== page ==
Picture two men greeting each other with a platonic hug instead of a handshake. You see it often between brothers, fathers and sons, good friends. It's a natural extension of oneself, yet, I think it's less common than seeing women hug each other. Additionally, "man hugs" have an extra feature - the pat, pat, pat.
I've noticed once men embrace they follow up with multiple pats on the back. These pats usually are offered in threes (sometimes twos.) There's a sort of symmetry to them. Man hugs show intimacy in that they include an embrace, but the moment is quick, followed by the staccato of pats. Women, on the other hand, are prone to hug each other sans pat.
There's no science here, just simple observation. And, of course, this is not a universally male trait, but I've seen it enough to wonder about it.
It interests me because I question why the pat trio is common. Gender wise, I think men use the handshake greeting more than women. No harm in its use but it is definitely a rung or two down on the physical intimacy ladder. So, when men hug each other, I believe it is a deliberate decision.
Why the pat, pat, pat finale? Is it a way to naturally countdown the end to the embrace so there's no awkward lingering? Is it a way of emphasizing the embrace, like what an exclamation point does for the end of a sentence? Is it an acquired habit or, as I noted earlier, a conscious choice? Or is it something else?
We see athletes ardently bang each other on the heads, shoulders, backs and arms in glorious teammate celebration affirming "good job" in the heat of the moment. And when I see football players grab the face guards or hit the helmets of their fellow players, I wince a little wondering if it hurts even though they are given as positive non-verbal "atta-boys." But when men greet or part from each other, the pat, pat, pat marks the end.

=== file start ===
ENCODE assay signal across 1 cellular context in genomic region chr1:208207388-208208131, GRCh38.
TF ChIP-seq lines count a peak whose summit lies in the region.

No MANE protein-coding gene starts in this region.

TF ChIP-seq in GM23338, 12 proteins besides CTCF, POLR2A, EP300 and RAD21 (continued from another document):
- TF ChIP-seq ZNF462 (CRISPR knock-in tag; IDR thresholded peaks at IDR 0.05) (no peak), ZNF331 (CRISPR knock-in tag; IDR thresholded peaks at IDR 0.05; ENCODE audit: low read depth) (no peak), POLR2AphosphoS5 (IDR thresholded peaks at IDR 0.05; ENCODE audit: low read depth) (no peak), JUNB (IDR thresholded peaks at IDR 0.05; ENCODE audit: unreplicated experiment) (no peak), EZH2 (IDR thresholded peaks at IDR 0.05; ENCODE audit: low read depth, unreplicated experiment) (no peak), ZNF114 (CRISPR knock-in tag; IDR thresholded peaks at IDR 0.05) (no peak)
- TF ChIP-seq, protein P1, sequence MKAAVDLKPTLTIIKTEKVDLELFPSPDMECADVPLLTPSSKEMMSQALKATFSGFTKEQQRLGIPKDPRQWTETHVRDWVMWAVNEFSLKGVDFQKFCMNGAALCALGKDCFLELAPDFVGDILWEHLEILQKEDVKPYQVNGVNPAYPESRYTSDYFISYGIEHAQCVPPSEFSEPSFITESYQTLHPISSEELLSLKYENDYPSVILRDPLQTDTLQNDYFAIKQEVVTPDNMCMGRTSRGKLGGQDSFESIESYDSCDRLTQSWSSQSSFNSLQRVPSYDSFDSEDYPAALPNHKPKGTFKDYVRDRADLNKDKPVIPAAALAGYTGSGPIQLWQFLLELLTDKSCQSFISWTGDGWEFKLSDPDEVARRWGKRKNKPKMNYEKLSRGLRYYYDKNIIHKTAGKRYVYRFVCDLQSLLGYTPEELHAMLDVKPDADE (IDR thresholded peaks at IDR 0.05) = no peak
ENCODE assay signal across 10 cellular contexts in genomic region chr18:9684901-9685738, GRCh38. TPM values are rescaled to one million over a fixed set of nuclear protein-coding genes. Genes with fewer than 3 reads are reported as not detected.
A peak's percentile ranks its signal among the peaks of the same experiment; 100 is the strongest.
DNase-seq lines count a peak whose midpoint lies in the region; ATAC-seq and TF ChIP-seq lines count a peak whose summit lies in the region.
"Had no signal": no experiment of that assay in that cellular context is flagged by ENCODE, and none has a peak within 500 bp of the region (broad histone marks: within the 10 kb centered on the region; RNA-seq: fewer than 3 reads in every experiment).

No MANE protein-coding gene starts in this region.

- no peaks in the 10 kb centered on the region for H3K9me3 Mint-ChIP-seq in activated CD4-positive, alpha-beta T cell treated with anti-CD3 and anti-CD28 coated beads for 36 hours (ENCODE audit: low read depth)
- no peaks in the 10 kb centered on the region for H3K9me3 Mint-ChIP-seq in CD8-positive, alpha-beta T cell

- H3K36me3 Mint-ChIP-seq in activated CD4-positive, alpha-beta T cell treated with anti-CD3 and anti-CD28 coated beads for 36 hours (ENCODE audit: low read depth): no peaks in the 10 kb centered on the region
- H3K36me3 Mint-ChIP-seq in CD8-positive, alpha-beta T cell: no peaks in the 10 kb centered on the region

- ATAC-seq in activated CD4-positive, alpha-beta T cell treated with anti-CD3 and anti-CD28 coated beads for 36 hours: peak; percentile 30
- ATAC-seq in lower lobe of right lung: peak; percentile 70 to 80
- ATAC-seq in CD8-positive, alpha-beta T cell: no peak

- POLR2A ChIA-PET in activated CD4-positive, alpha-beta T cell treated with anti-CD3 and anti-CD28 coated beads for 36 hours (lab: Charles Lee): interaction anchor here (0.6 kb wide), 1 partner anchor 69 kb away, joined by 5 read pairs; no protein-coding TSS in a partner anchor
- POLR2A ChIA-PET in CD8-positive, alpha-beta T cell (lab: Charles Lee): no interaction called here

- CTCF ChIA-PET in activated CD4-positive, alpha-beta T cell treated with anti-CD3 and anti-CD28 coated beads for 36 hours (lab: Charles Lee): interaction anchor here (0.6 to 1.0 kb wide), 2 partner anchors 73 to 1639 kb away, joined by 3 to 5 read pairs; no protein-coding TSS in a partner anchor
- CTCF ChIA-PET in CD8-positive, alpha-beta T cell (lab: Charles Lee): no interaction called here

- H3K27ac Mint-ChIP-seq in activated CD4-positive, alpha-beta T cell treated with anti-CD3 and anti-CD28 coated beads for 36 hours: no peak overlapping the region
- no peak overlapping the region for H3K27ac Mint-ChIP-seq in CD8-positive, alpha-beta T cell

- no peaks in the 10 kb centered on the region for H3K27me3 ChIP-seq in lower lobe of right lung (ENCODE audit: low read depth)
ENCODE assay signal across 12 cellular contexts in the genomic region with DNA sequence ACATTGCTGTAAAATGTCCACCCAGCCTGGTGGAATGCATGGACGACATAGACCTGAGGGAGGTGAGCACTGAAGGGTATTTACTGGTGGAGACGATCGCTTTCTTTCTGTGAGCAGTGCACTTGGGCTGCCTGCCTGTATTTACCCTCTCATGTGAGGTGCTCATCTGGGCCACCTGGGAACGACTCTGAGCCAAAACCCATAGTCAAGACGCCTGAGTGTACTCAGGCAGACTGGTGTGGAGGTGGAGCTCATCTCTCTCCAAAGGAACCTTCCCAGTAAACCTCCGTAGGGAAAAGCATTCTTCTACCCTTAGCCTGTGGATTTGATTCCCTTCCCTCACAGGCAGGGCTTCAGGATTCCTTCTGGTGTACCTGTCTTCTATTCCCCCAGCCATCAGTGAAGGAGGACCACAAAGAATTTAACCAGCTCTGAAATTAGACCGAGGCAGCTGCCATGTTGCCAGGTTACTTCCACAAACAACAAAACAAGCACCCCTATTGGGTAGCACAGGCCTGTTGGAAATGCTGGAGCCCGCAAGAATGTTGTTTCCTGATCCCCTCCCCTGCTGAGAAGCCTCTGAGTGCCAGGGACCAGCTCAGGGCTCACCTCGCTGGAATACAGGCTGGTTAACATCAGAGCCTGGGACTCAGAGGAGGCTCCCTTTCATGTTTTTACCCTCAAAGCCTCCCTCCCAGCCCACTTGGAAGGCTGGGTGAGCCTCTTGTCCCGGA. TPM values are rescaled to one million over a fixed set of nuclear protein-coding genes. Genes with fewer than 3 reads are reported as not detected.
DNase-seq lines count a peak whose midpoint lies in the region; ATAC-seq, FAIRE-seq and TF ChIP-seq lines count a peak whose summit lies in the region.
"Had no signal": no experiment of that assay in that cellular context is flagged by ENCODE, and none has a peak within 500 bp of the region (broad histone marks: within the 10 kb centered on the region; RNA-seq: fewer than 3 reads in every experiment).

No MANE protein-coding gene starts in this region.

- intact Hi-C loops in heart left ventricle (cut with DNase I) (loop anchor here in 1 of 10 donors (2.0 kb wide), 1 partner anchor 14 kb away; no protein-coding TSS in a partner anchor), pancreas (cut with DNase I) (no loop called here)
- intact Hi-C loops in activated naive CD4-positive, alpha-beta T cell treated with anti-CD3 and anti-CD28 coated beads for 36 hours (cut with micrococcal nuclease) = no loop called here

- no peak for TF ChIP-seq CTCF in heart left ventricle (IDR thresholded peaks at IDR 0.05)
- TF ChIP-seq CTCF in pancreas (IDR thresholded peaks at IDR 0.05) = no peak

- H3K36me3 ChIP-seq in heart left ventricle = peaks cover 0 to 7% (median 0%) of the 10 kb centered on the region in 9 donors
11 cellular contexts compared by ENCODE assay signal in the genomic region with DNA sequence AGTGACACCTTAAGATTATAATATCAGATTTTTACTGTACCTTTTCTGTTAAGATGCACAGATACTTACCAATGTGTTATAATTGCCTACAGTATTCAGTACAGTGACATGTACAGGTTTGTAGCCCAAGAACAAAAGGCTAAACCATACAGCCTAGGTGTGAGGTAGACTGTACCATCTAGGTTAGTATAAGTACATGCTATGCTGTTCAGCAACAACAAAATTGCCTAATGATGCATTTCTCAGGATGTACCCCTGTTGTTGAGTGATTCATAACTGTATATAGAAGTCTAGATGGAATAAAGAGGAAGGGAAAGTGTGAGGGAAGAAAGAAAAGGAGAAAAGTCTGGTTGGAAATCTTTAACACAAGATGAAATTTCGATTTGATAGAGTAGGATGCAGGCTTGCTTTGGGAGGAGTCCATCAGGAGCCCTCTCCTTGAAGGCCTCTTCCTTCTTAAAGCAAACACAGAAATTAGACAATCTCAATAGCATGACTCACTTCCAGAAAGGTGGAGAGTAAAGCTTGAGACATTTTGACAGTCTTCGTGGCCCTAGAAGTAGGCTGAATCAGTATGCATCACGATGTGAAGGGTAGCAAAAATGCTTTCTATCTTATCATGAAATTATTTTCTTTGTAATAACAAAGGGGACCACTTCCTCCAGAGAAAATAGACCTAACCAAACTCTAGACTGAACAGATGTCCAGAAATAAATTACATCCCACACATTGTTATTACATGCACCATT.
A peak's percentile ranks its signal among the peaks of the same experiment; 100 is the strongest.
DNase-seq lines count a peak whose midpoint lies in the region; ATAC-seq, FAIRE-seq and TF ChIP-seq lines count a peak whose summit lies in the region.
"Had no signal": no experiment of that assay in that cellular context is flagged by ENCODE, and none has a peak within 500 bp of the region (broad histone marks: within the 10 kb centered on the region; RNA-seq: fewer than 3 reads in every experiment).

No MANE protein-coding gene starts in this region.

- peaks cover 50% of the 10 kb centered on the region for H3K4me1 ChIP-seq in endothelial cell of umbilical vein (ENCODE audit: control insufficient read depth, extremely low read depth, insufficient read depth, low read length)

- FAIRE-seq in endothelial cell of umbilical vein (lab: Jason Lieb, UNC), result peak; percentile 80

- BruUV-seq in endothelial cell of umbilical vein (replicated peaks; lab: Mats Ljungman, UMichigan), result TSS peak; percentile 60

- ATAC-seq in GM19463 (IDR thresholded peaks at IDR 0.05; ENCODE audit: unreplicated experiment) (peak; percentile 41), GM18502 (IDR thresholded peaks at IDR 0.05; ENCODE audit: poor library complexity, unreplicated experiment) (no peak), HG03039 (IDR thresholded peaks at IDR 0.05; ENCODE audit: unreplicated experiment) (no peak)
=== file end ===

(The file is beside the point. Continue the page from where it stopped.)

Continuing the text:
I love to see men hug one another. When asked about their hug style, a few male friends sort of smiled and shrugged off any explanation. Is it a thoughtless yet learned style? This seems plausible since we perform so many little acts daily on automatic pilot. For example, one routine that gnaws at me is wondering if I remembered to close the garage door. Every darn day I turn out of my driveway to go to work and every darn day the question pops up seconds later - did I close the garage door? I have yet to discover that I did not, but I put the car in reverse, every darn day, to check and be sure. I've taught myself this ridiculous ritual.
Hugging is its own ritual. Do the multiple pats give the hug an appropriate place to land? Do men think about just hugging other men, plain and simple?
Once we breach the walls of personal space, some new rules or habits come into play. I wonder not only how we arrive at these criteria but if they are universal? I imagine culture has a significant role. For example, two men greeting in Japan will bow in respectful posture, but in Italy, they will embrace fervently. Both display what is learned to be acceptable.
If a friend has been struggling with something acute or feels broken by life's eroding drumbeat, or conversely is celebrating, I find I linger with my hug and I squeeze with a little pressure around the shoulders. It's a way to emphasize the connection; to say, without words, I am with you. I would hope men feel that freedom when hugging other men, but I don't know. The triple pat could be a way to break then repair the temporarily ruptured personal space.
Even sound comes into play when the triple pat is used. With men,you can hear it across a room. It has resonance. I think it is an audible gesture equal to my silent squeezing of someone's shoulders.
But I am concerned that it is more of an exit strategy - an announcement that the hug is over. Of course the hug must end, but do men feel comfortable letting the hug dissolve softly? That's the bigger question for me -if intimacy implies softness, is there room for a hug to be enough if it is offered like a whisper? The pure act of gentle touch can be enough unamplified.
Instead of being a stop, go, red light, green light proposition, I'd like to see all of us yield to hugs so our intimate connection lingers. Let's replace the triple pat with another threesome - a three second, uninterrupted hug.
The following videos were made following separate but related tragic events in Stockholm, Paris and Manchester involving terrorism. The intention is equal and beautiful. I watched them once for the profound emotional connection and then again, to offer context to my man-hug premise. See what you think. I send lingering hugs to you all.